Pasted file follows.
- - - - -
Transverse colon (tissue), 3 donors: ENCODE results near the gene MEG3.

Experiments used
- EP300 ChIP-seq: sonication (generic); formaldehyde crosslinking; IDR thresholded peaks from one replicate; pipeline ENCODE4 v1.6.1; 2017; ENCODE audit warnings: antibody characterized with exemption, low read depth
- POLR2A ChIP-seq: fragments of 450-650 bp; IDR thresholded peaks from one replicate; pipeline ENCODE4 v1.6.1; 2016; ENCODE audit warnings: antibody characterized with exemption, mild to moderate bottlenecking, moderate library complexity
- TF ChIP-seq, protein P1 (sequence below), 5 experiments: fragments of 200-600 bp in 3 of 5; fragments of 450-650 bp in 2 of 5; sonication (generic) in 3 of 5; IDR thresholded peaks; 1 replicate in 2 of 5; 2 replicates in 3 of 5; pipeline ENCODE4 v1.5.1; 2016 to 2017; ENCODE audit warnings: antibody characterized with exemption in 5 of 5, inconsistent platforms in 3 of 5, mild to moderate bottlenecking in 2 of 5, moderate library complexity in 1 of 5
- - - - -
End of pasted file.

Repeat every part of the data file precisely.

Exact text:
Transverse colon (tissue), 3 donors: ENCODE results near the gene MEG3.

Experiments used
- EP300 ChIP-seq: sonication (generic); formaldehyde crosslinking; IDR thresholded peaks from one replicate; pipeline ENCODE4 v1.6.1; 2017; ENCODE audit warnings: antibody characterized with exemption, low read depth
- POLR2A ChIP-seq: fragments of 450-650 bp; IDR thresholded peaks from one replicate; pipeline ENCODE4 v1.6.1; 2016; ENCODE audit warnings: antibody characterized with exemption, mild to moderate bottlenecking, moderate library complexity
- TF ChIP-seq, protein P1 (sequence below), 5 experiments: fragments of 200-600 bp in 3 of 5; fragments of 450-650 bp in 2 of 5; sonication (generic) in 3 of 5; IDR thresholded peaks; 1 replicate in 2 of 5; 2 replicates in 3 of 5; pipeline ENCODE4 v1.5.1; 2016 to 2017; ENCODE audit warnings: antibody characterized with exemption in 5 of 5, inconsistent platforms in 3 of 5, mild to moderate bottlenecking in 2 of 5, moderate library complexity in 1 of 5